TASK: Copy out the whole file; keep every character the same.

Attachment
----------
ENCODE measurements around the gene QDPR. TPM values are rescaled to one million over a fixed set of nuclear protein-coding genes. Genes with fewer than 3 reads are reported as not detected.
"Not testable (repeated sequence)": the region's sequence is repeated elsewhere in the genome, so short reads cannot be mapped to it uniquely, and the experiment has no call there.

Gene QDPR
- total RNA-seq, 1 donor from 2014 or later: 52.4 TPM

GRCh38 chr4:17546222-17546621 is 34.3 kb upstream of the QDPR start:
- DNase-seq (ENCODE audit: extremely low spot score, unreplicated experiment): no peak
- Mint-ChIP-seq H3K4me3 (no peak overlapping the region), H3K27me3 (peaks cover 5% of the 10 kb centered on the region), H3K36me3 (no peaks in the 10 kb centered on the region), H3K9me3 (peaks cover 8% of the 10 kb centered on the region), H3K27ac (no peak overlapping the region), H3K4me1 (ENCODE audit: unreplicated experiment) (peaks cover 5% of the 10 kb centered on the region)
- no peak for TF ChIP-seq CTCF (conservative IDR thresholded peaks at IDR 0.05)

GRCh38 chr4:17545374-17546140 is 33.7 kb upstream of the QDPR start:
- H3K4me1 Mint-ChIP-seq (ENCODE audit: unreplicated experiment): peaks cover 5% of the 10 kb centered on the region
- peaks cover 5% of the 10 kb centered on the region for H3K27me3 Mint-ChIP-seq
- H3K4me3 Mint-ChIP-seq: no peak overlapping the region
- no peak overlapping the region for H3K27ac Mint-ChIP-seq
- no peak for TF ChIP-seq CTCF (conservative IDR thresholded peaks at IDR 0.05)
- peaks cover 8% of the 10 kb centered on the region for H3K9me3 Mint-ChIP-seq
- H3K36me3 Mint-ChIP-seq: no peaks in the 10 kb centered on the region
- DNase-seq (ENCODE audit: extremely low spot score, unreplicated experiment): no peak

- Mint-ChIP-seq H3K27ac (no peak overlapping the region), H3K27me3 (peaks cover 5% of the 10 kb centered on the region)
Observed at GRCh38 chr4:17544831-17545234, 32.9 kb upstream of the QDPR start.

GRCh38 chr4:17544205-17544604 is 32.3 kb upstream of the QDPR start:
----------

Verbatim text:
ENCODE measurements around the gene QDPR. TPM values are rescaled to one million over a fixed set of nuclear protein-coding genes. Genes with fewer than 3 reads are reported as not detected.
"Not testable (repeated sequence)": the region's sequence is repeated elsewhere in the genome, so short reads cannot be mapped to it uniquely, and the experiment has no call there.

Gene QDPR
- total RNA-seq, 1 donor from 2014 or later: 52.4 TPM

GRCh38 chr4:17546222-17546621 is 34.3 kb upstream of the QDPR start:
- DNase-seq (ENCODE audit: extremely low spot score, unreplicated experiment): no peak
- Mint-ChIP-seq H3K4me3 (no peak overlapping the region), H3K27me3 (peaks cover 5% of the 10 kb centered on the region), H3K36me3 (no peaks in the 10 kb centered on the region), H3K9me3 (peaks cover 8% of the 10 kb centered on the region), H3K27ac (no peak overlapping the region), H3K4me1 (ENCODE audit: unreplicated experiment) (peaks cover 5% of the 10 kb centered on the region)
- no peak for TF ChIP-seq CTCF (conservative IDR thresholded peaks at IDR 0.05)

GRCh38 chr4:17545374-17546140 is 33.7 kb upstream of the QDPR start:
- H3K4me1 Mint-ChIP-seq (ENCODE audit: unreplicated experiment): peaks cover 5% of the 10 kb centered on the region
- peaks cover 5% of the 10 kb centered on the region for H3K27me3 Mint-ChIP-seq
- H3K4me3 Mint-ChIP-seq: no peak overlapping the region
- no peak overlapping the region for H3K27ac Mint-ChIP-seq
- no peak for TF ChIP-seq CTCF (conservative IDR thresholded peaks at IDR 0.05)
- peaks cover 8% of the 10 kb centered on the region for H3K9me3 Mint-ChIP-seq
- H3K36me3 Mint-ChIP-seq: no peaks in the 10 kb centered on the region
- DNase-seq (ENCODE audit: extremely low spot score, unreplicated experiment): no peak

- Mint-ChIP-seq H3K27ac (no peak overlapping the region), H3K27me3 (peaks cover 5% of the 10 kb centered on the region)
Observed at GRCh38 chr4:17544831-17545234, 32.9 kb upstream of the QDPR start.

GRCh38 chr4:17544205-17544604 is 32.3 kb upstream of the QDPR start: